Developing Your Kimura Game
Much has been written about the painful shoulder submission, the Kimura. The powerful technique where one controls the wrist of their opponent with a powerful figure-four grip on one's own wrist and utilizes leverage to torque the shoulder by driving the opponent's wrist backwards towards their spine. The technique has many names, in Japanese, it is ude-garami which also can be used to describe more common Americana lock. In catch wrestling the move is also called the double wristlock.
The name Kimura was given to the reverse ude-garami after the famous match between, arguably the most famous judoka in Japan's history and arguably the most famous jiu jitsu practitioner in Brazil's history, Helio Gracie. It was originally said that after being caught in the shoulder lock and having his arm broken numerous times, Helio named the move the Kimura lock out of respect. Much of our knowledge of this event has been colored by legend, but the essence is true, Kimura caught Helio in the lock and afterwards Helio conceded the loss and named the move the Kimura. And while a rose by any other name is just as sweet, a Kimura by any other name is just as painful and devastating. Whatever you want to call it, it's still a highly effective move.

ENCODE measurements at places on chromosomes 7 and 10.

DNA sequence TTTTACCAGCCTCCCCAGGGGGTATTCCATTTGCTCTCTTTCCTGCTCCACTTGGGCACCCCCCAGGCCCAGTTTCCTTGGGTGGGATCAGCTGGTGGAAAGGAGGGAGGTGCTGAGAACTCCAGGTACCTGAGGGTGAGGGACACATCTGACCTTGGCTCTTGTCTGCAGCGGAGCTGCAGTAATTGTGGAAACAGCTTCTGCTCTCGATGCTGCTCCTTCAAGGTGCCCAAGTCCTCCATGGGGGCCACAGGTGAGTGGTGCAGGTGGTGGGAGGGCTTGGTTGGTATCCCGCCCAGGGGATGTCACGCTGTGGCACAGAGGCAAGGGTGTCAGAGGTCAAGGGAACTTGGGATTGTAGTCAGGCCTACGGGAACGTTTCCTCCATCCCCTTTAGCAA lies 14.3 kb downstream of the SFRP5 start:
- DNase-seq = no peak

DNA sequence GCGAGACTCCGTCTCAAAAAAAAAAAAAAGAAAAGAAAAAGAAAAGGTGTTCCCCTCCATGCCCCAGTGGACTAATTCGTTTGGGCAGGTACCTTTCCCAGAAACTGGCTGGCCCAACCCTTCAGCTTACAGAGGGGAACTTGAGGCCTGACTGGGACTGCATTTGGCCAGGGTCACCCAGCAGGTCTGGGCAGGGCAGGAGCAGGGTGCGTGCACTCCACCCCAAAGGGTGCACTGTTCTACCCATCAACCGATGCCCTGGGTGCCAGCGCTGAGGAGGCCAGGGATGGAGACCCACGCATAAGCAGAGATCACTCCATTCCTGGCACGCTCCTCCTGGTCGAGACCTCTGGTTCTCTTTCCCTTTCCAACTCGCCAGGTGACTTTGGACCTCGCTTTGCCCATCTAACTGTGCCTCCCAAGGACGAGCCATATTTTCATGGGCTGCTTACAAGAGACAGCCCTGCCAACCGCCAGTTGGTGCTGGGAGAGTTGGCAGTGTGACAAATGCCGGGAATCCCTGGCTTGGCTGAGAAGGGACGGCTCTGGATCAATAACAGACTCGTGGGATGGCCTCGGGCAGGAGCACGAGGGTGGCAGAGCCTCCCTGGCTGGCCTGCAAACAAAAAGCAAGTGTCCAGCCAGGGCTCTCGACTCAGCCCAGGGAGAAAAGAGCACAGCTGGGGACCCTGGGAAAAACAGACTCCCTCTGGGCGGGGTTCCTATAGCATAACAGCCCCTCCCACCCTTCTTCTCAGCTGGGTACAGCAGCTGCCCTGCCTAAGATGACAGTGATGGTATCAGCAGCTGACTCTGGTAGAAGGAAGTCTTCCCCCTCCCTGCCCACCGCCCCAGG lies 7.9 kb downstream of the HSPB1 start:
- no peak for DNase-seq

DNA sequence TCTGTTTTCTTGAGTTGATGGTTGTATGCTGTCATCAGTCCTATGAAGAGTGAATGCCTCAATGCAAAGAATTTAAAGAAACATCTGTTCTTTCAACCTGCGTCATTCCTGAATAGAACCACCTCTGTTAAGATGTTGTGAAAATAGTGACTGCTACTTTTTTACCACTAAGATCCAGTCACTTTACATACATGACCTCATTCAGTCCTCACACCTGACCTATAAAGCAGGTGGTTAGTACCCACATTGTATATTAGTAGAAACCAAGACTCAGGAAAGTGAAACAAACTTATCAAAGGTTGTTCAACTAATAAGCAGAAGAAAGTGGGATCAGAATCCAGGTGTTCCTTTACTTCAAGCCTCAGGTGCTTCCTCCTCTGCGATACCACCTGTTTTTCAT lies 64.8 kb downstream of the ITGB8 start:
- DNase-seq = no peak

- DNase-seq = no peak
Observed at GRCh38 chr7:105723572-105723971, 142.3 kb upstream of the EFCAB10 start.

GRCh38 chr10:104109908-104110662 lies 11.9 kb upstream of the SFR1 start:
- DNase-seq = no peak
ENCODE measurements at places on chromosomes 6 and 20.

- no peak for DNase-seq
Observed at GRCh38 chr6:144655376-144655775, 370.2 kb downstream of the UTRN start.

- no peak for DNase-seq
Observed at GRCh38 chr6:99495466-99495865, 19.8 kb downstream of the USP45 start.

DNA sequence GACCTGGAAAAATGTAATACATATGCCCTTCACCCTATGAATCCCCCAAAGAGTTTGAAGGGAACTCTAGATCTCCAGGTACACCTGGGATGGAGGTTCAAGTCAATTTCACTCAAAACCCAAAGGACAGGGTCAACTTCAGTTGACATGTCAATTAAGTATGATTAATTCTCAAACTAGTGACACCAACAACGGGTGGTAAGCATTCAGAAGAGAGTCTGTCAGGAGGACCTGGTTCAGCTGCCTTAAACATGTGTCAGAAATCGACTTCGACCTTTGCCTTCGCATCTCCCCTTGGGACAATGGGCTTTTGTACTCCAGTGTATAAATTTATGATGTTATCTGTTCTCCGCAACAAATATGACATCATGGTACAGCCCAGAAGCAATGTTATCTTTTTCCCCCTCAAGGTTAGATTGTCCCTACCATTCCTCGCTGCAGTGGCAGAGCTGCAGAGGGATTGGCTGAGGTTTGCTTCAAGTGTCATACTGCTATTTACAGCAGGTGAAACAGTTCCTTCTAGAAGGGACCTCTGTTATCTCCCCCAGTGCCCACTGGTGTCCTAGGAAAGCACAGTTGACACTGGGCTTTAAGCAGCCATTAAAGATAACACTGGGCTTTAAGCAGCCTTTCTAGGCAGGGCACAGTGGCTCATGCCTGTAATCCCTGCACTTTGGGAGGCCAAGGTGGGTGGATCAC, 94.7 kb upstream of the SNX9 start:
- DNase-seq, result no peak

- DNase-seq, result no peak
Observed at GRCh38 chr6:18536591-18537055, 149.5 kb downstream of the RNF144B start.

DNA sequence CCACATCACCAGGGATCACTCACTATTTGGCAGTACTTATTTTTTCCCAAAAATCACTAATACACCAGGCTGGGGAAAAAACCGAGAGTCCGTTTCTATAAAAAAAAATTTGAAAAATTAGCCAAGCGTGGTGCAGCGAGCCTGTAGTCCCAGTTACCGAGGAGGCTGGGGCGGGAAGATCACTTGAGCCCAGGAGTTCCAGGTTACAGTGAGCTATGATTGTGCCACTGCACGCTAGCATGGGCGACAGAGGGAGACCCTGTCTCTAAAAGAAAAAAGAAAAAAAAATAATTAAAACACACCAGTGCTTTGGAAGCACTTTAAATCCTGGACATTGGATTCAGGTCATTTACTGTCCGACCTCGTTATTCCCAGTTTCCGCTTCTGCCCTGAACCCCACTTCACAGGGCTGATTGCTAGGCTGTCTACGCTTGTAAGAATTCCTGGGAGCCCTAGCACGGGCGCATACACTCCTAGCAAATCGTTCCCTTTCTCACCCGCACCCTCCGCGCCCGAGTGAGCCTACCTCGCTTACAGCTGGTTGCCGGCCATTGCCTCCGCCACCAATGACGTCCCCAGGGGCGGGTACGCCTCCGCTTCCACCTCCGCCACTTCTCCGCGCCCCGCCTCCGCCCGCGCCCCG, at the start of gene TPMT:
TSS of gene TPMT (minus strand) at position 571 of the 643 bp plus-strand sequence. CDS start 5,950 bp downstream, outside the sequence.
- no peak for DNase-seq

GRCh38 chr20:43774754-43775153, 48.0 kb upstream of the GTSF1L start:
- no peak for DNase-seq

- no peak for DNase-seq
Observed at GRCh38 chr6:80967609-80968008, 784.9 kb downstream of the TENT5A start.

For more information about the Kimura Lock you can also check out this article from BJJ Fanatics.
For many practitioners, the Kimura is one of the earliest submissions learned when studying closed guard and then once that class is over, the Kimura may not get practiced all that much. I can still remember the class where I was taught the sit over or hip heist sweep, the guillotine and the Kimura. Way back then the three moves were taught like they were an unbreakable series or package of techniques.
Like any position or technique, the Kimura can be explored and used for a variety of uses beyond simply as a submission. It can be used as a means to control positioning. It can be locked on from a variety of positions. It can be used to set up other submissions. Many high level competitors use Kimura attacks to set up much of their offense. Garry Tonon is a prime example of someone who makes use of rolling Kimuras and Kimura grips to set up a wide variety of attacks and positions.
Below Mau Mau Robson de Lima shows a unique Kimura finish from the mount.
Just as it is important to have a better sense of the history of BJJ and the moves that continue to make it a living breathing art, it's important to separate legend from reality. By properly understanding the devastating mechanics of the technique and moving past the very rudimentary introduction that many of us have had, one can develop a more well-rounded game with a series of powerful Kimura variations in our arsenals. Pay close attention to how the high level competitors are utilizing the technique as a way to dominate and to win just like Kimura did back in the 50s.